September 05, 2022

Australian unemployment increases to 9.2% in August as workforce swells to 14.8 million Australians

Topic: Morgan Poll Review, Press Release, Special Poll, Unemployment
Finding No: 9074
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In August unemployment increased 0.7% points to 9.2%, according to the latest Roy Morgan employment series data. The rise in unemployment was due to more people entering the workforce, but unable to find jobs, as both overall employment and unemployment increased.

Unemployment in August increased 117,000 to 1.36 million Australians (9.2% of the workforce) while under-employment was up 59,000 to 1.33 million (8.9% of the workforce). Overall unemployment and under-employment increased 176,000 to 2.69 million (18.1% of the workforce).

  • The workforce was up 164,000 in August driven by increasing employment and unemployment:
    The workforce in August was 14,850,000 (up 164,000 from July) – comprised of 13,487,000 employed Australians (up 47,000) and 1,363,000 unemployed Australians looking for work (up 117,000).
  • Employment up in August driven by an increase in part-time employment to a new record high:
    Australian employment increased 47,000 to a new record high of 13,487,000 in August. The increase was driven by a rise in part-time employment, up 247,000 to a new record high of 4,803,000. However, this increase was largely offset by the decline in full-time employment, down 200,000 to 8,684,000.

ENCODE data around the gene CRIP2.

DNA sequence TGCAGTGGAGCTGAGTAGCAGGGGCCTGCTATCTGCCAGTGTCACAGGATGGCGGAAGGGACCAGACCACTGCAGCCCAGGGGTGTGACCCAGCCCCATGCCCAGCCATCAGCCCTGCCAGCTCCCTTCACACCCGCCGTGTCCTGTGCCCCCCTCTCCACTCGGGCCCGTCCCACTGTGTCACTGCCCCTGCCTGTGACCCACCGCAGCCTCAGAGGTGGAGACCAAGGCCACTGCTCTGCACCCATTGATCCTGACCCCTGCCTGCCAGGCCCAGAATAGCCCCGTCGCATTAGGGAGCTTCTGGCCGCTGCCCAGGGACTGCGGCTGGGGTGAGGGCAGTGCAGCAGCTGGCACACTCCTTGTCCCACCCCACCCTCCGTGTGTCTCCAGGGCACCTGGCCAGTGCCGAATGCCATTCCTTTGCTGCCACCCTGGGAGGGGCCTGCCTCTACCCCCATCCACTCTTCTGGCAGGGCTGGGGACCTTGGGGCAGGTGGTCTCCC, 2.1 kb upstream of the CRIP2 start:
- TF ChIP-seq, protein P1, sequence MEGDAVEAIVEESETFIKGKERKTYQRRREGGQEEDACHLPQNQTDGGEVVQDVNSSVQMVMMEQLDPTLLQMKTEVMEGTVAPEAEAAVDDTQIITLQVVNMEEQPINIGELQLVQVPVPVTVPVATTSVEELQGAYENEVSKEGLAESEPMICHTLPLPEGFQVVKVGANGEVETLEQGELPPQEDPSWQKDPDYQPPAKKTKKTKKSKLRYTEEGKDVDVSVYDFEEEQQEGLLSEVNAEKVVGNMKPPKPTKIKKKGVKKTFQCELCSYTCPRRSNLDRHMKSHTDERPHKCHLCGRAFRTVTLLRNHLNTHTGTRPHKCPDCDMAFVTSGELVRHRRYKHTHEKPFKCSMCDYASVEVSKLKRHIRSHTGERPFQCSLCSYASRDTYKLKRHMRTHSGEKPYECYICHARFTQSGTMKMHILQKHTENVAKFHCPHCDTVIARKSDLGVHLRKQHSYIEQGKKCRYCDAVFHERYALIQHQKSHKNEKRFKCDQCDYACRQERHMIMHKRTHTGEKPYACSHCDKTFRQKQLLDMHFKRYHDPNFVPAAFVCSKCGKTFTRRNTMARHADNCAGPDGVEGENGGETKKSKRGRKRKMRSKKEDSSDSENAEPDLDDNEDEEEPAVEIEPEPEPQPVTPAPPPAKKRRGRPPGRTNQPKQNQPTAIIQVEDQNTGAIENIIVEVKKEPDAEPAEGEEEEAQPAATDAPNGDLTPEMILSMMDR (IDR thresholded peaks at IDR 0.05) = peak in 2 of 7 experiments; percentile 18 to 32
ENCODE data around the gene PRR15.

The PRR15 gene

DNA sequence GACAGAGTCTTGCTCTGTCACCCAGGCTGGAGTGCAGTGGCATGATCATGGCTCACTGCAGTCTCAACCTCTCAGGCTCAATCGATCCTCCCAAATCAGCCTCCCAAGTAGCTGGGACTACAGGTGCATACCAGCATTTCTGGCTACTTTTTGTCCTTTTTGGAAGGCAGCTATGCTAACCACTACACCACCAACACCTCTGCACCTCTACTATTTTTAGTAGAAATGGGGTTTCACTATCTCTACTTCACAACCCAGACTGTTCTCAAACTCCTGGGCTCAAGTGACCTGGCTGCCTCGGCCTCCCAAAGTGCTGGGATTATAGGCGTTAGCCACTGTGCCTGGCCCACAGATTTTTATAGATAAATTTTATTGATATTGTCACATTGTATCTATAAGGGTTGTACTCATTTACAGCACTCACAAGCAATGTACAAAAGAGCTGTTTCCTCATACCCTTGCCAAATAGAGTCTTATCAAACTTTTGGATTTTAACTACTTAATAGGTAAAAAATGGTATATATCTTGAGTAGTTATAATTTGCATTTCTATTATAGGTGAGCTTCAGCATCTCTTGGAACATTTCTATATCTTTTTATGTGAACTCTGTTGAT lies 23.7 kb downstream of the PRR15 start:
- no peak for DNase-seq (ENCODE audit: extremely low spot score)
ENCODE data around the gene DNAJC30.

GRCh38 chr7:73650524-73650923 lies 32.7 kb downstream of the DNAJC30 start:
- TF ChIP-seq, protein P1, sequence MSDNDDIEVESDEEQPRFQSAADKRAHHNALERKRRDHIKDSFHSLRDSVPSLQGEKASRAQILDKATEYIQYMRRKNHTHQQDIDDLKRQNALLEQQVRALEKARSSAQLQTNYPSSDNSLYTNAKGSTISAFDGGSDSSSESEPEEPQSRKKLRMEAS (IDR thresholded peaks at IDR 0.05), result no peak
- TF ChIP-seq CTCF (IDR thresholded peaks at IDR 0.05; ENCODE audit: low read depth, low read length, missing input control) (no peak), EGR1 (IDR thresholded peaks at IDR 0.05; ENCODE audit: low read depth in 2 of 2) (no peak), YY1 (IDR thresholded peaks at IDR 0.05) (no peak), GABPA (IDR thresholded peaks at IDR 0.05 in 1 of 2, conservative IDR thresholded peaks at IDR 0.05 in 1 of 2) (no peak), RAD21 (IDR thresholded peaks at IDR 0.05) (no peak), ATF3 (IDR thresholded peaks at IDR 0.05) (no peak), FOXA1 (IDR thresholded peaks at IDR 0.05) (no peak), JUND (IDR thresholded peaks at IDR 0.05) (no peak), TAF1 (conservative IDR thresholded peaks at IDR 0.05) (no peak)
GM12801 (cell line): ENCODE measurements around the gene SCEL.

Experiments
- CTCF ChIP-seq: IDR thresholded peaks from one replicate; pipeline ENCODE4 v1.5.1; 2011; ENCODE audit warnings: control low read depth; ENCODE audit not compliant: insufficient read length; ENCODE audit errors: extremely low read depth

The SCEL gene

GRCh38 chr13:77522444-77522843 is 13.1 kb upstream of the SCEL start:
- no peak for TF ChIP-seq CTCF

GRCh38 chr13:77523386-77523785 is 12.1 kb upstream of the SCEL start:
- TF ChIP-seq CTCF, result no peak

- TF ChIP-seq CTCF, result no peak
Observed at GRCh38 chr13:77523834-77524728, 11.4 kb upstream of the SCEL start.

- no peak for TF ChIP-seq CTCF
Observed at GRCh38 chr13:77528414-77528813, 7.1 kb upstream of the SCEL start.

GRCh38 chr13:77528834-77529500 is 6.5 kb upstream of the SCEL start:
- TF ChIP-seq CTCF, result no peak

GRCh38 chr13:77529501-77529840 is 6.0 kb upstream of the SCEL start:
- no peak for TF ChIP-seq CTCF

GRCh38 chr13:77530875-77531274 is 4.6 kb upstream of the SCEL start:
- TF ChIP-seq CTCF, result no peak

• People joining the workforce drove the increase in unemployment in August:
    1,363,000 Australians were unemployed (9.2% of the workforce) in August, an increase of 117,000 from July with more people looking for full-time work, up 98,000 to 592,000, and also more people looking for part-time work, up 19,000 to 771,000.
  • Under-employment increased in August to 1.33 million – the highest level so far this year:
    In addition to the unemployed, 1.33 million Australians (8.9% of the workforce) were under-employed – working part-time but looking for more work, up by 59,000 from July.

    In total 2.69 million Australians (18.1% of the workforce) were either unemployed or under-employed in August, up 176,000 on July.

Compared to early March 2020, before the nation-wide lockdown, in August 2022 there were more than 530,000 more Australians either unemployed or under-employed (+2.5% points) even though overall employment (13,487,000) is over 600,000 higher than it was pre-COVID-19 (12,872,000).

Roy Morgan’s unemployment figure of 9.2% for August is more than double the ABS estimate for July 2022 of 3.4%. However, the ABS figures for July show there were 750,000 workers who worked fewer hours than usual due to illness, personal injury or sick leave compared to an average of 446,340 for the month of July over the five years from July 2017 – July 2021.